A day after delivering desperately needed food and supplies to the besieged Syrian town of Madaya, the UN is pushing for the evacuation of some 400 residents it says could die without immediate medical care.
Speaking to reporters on Tuesday by telephone from Damascus, Yacoub El Hillo, the UN's humanitarian coordinator for Syria, said 44 trucks reached Madaya, located 15 miles northeast of Damascus, on Monday. At the same time, 21 trucks in separate convoys delivered food and supplies to the largely Shia towns of Foua and Kefraya in Idlib province.
Madaya's 40,000 residents have been under siege by government and allied forces since July of last year. According to Doctors Without Borders (MSF), at least 28 patients at an MSF-sponsored hospital in the town have died of starvation since December 1, 2015.
Activists accused Syrian President Bashar al-Assad and Hezbollah, the Lebanon-based Shia militant group that supports his regime, of cutting off access to humanitarian actors, and of using starvation as a tool of war and means of political leverage. Foua and Kefraya have remained under siege by forces that oppose the Assad regime, and the aid shipments to each area were part of a negotiated agreement.
"Medical staff, plus activists have been working all night," said Dr. Ammar Ghanem a board member of the Syrian American Medical Society working with doctors to dispense aid in Madaya. "The minute the sun arose, people come from each families, they are coming to take the family's share."
According to a video report published by Reuters, at least one resident speaking at a checkpoint on the outskirts of Madaya said that rebels kept some food for themselves, or sold it at exorbitant prices — though it was unclear if that was a reference to the aid shipment that arrived on Monday or previous incidents.
Reached on Tuesday, local medical workers claimed that government soldiers had spread rumors that residents could leave by that checkpoint. Mohammad Darwish, a dentist in Madaya affiliated with the Syrian American Medical Society, said that when people arrived at the checkpoint, "the regime started filming them and forced them to say that the fighters are depriving the civilians of food." In some of the footage, men in fatigues can be seen.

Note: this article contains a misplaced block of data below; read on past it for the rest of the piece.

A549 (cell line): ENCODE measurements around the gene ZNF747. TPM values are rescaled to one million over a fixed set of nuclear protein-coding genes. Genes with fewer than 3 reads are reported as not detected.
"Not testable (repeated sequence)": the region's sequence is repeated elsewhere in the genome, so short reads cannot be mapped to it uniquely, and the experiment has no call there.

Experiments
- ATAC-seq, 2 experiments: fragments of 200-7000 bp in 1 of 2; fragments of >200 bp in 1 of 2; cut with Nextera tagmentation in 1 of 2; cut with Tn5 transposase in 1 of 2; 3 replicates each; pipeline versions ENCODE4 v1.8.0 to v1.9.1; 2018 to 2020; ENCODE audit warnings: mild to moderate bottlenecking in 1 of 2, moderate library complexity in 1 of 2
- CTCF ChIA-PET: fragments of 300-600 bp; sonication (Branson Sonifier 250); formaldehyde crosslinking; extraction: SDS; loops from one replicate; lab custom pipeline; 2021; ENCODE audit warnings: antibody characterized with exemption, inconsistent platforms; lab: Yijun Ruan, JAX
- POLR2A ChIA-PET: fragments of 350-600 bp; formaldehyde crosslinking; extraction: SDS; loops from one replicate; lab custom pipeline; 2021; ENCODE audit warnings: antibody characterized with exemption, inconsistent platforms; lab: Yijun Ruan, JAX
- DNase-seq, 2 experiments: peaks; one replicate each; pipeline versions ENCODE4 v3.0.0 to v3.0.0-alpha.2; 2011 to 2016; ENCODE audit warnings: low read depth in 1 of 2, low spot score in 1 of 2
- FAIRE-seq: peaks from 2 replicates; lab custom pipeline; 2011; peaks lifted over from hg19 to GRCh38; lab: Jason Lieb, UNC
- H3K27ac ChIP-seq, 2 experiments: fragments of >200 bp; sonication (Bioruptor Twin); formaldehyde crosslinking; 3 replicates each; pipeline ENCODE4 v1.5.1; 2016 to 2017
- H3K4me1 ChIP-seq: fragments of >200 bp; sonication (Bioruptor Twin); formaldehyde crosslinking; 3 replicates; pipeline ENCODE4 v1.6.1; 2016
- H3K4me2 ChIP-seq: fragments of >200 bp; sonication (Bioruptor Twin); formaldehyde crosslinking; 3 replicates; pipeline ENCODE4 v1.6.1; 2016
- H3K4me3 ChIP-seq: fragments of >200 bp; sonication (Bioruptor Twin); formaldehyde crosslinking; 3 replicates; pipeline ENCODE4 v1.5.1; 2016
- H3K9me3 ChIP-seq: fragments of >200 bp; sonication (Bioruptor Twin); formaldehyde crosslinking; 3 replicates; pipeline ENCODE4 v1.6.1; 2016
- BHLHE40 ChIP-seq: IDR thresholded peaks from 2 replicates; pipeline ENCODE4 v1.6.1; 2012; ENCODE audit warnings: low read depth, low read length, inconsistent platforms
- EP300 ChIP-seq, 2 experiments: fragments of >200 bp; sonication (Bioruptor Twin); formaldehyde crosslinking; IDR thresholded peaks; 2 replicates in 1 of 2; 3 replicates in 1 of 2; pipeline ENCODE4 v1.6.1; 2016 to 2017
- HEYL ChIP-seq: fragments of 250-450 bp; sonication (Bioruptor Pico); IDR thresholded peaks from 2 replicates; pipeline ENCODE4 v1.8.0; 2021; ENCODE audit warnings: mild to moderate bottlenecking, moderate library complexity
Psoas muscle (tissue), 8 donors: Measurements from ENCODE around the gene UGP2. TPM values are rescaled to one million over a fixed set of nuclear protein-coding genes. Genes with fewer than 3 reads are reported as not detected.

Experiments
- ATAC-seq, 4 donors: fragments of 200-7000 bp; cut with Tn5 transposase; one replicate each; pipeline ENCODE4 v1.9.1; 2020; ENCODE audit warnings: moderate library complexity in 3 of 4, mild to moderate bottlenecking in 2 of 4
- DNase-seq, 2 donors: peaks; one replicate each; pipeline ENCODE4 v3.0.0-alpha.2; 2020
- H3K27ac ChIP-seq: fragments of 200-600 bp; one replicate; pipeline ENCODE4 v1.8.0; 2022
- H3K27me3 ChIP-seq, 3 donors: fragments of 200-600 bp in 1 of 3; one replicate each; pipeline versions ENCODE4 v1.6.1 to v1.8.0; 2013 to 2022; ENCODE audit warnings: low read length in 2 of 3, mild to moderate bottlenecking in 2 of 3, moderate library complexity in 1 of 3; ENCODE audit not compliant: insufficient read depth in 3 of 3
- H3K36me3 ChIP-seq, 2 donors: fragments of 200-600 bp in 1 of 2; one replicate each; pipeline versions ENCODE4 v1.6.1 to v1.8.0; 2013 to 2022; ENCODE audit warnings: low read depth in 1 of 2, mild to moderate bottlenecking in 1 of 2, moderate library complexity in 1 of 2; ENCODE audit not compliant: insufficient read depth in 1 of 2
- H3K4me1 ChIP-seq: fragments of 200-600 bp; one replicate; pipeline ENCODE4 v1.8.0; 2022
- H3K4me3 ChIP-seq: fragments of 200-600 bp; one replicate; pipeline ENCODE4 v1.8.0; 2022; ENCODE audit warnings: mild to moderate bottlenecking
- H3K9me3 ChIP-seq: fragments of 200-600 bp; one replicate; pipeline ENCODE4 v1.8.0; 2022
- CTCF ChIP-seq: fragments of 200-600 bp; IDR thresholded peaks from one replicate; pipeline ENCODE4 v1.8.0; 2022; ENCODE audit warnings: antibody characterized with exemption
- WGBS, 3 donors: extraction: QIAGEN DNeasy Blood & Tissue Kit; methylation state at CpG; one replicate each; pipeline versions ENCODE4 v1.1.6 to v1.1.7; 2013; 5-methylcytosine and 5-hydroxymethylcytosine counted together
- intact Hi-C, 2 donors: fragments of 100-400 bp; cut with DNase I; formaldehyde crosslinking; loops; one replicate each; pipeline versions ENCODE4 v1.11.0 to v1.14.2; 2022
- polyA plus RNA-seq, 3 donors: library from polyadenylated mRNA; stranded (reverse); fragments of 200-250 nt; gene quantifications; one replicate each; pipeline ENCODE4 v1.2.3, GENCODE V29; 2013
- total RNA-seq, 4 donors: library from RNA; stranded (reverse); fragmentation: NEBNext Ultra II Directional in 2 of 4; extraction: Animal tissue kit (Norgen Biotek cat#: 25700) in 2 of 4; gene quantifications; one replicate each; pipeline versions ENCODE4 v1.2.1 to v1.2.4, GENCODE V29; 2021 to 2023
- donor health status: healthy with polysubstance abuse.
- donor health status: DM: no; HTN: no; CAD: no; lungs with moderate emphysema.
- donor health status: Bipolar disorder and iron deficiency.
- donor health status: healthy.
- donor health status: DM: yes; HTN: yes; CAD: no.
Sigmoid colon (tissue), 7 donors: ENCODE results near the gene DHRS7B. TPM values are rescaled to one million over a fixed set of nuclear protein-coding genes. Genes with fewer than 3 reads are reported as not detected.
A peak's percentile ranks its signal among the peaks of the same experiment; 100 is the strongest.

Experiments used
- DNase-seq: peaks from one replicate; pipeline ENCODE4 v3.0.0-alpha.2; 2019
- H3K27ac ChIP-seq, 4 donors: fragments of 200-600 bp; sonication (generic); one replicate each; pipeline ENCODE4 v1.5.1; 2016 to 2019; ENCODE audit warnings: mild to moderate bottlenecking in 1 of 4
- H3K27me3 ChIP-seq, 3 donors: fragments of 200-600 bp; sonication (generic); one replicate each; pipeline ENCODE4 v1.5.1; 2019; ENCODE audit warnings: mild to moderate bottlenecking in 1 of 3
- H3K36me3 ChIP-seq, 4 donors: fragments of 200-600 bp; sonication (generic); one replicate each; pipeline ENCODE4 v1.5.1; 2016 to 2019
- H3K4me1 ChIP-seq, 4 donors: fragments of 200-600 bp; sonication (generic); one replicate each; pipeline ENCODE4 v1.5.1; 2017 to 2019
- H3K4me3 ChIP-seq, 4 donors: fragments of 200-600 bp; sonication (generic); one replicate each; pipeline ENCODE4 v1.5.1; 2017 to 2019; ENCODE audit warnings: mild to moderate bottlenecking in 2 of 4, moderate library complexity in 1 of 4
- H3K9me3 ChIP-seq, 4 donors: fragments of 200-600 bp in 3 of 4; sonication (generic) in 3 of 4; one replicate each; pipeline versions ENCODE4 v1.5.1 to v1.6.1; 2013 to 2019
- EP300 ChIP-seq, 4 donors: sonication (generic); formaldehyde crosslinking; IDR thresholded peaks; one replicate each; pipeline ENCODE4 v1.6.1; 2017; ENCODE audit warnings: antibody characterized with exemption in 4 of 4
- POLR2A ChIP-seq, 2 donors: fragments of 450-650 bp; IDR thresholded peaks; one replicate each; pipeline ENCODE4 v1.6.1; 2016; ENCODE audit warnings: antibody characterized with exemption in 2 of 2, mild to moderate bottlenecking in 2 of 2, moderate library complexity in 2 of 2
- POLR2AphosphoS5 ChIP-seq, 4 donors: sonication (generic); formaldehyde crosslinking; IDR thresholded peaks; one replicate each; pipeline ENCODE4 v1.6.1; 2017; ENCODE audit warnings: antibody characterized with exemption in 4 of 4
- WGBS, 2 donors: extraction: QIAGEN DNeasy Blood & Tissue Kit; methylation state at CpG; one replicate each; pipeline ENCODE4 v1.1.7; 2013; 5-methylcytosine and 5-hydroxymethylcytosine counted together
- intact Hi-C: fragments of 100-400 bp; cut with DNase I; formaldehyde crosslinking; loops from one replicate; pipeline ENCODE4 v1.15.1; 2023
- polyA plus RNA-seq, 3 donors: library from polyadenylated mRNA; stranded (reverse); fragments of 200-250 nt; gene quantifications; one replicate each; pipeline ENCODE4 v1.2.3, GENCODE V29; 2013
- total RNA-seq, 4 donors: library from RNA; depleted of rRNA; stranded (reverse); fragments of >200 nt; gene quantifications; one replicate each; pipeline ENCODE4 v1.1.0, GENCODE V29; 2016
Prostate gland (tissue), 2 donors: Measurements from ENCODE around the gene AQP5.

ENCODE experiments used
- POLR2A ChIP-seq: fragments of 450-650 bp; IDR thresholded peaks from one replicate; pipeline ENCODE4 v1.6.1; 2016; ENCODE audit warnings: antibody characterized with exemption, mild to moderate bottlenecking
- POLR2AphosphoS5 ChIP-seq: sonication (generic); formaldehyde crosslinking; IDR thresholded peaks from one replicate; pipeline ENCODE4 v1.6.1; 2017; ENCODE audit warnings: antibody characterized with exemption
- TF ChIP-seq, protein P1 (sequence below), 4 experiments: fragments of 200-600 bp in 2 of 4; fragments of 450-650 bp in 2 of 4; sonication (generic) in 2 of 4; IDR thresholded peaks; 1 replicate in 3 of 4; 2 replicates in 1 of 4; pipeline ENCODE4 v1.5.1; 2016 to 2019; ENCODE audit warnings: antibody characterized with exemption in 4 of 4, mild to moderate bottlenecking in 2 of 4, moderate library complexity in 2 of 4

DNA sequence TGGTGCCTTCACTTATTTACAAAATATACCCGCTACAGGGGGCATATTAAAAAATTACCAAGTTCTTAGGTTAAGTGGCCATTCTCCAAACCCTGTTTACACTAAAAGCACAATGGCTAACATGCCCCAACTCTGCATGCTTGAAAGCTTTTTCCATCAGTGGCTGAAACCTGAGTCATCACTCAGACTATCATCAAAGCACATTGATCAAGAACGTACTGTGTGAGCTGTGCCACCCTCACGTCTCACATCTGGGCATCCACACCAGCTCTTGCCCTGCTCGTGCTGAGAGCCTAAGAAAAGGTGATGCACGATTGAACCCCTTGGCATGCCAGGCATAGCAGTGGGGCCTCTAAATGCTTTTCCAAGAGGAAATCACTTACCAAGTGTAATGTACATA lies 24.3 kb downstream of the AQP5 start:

"Just as the insurgents are besieged/surrounded, and don't have any resources, neither food nor relief aid to store up," Darwish said in a WhatsApp message. "The only food resource in Madaya are the regime checkpoints, from which they sell the food for unimaginable rates, wherein a kilo of rice in Madaya that goes for an average of $250."
El Hillo declined to discuss specific actors, and said that he didn't ask affiliations of fighters manning the checkpoints between Damascus and Madaya, only describing them as "military personnel." But he said the level suffering in Madaya was clear.
"We saw people that are severely malnourished, especially children, we saw people that are extremely thin, skeletons, that are barely moving," said El Hillo. "We saw a people that are desperate, a people that are cold, a people that are hungry."
Citing local medical staff, El Hillo estimated that around 400 people — and perhaps more — need urgent care, and should be evacuated. He said that one five-year-old girl had left for a hospital in Damascus on Tuesday, along with her mother. Should hundreds more in severe medical states be allowed to leave, they would also likely be taken to Damascus, he added.
'We saw people that are extremely thin, skeletons, that are barely moving.'
The UN is expected to return to Madaya and neighboring Zabadani on Thursday, where it will finish delivering food supplies, including flour, which was not included in Monday's convoy. Though the UN estimates that the supplies will last Madaya's residents a full month, locals say it could be spent in as little as two weeks, leaving them once more in the hands of armed groups negotiating access.
The Security Council has demanded unimpeded humanitarian access in Syria, and there was some risk that the deal in Madaya, Foua, and Zefraya could set a precedent for using starvation tactics as a chip at the negotiating table.
"As everyone said, this has to be just the start, it can't be just a one-off situation," said New Zealand's UN ambassador Gerard van Bohemen after the Security Council heard testimony Monday night on Madaya. "To allow humanitarian relief is an obligation under international humanitarian law. So we're calling on all concerned to facilitate humanitarian access throughout Syria, it is absolutely essential."
Across Syria, some 400,000 people live in besieged areas, including 200,000 surrounded by the Islamic State in the southeast city of Deir Az-Zor. "It is very clear fact that besiegement is being used by all parties to this conflict," said el Hillo.
Meanwhile, residents in Madaya are still worried about where their next meal will come from. "We need to break the siege," Loay, a 26-year-old student in Madaya told VICE News by phone. "That's the really important point."